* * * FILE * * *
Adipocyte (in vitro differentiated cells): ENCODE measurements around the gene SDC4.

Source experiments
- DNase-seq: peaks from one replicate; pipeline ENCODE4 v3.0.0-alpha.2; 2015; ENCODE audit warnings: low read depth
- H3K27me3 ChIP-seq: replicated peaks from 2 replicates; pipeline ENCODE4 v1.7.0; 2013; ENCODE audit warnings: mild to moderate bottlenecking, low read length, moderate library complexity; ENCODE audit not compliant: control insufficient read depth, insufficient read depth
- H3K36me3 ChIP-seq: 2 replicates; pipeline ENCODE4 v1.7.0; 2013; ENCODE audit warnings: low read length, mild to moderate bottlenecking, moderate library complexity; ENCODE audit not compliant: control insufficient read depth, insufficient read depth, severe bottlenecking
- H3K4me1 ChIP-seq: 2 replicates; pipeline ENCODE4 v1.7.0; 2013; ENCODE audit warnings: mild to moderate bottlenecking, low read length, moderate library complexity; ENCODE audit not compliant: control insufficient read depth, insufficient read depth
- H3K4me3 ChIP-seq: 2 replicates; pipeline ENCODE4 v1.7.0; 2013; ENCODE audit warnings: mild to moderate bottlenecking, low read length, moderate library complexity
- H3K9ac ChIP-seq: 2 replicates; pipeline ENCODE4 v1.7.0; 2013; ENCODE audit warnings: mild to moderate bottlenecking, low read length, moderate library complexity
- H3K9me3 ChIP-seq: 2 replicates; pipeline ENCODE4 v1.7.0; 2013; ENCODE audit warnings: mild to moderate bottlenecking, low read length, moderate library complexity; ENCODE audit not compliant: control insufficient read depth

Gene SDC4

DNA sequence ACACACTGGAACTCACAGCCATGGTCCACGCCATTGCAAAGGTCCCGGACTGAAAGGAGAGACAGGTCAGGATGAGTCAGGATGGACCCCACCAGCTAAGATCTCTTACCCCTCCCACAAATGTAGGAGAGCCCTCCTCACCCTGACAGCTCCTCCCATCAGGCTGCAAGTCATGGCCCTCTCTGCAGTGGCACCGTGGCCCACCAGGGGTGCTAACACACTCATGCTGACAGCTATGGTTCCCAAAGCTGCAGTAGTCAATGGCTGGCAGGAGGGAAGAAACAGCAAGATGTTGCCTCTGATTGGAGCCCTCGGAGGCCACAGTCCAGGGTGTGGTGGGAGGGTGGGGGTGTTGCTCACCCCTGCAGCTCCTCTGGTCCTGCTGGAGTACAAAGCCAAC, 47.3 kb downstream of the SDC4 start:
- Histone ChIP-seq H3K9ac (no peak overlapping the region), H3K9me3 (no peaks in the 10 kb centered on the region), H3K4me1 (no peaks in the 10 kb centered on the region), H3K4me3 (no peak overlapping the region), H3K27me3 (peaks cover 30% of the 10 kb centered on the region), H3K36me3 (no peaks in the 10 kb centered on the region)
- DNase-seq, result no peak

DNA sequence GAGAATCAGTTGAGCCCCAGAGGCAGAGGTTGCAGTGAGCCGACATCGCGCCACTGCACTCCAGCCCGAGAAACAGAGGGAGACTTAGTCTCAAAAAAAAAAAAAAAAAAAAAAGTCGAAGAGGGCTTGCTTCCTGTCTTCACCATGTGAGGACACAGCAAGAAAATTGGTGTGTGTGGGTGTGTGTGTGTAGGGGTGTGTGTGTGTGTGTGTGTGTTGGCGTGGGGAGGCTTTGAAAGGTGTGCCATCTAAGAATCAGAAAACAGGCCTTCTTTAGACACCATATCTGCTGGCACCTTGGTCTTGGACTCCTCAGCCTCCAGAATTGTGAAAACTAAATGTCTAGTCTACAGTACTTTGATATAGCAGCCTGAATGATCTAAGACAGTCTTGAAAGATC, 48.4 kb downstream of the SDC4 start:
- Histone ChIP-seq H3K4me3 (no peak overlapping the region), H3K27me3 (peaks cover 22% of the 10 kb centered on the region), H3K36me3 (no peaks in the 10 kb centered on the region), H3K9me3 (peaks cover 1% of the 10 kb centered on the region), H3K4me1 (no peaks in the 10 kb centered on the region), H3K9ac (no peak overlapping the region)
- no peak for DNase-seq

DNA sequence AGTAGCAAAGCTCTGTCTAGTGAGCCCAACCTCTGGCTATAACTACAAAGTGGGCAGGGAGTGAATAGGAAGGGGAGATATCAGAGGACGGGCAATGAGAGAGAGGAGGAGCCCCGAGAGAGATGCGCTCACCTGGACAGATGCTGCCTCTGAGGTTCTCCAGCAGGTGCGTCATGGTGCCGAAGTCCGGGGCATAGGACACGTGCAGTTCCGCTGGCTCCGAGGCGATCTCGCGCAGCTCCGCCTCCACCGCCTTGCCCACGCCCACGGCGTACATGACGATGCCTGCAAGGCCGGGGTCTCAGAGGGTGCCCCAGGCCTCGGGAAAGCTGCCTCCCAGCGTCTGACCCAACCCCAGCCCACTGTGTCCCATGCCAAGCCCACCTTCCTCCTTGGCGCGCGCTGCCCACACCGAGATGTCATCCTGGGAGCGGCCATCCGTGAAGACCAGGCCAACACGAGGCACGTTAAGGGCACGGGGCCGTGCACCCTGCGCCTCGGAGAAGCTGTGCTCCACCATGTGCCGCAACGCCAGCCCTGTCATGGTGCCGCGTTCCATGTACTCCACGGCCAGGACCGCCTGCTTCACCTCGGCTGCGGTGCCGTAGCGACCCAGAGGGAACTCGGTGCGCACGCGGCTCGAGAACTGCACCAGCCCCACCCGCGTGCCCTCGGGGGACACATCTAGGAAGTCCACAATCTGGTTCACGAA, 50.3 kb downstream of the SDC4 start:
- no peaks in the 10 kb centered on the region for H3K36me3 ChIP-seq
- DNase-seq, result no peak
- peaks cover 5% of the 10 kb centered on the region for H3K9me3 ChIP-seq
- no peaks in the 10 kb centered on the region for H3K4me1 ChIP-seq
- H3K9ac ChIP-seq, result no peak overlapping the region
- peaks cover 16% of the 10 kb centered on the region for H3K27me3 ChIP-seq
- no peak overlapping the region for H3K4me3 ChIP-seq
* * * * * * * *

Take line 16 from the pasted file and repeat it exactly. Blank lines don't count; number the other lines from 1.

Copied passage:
- no peak for DNase-seq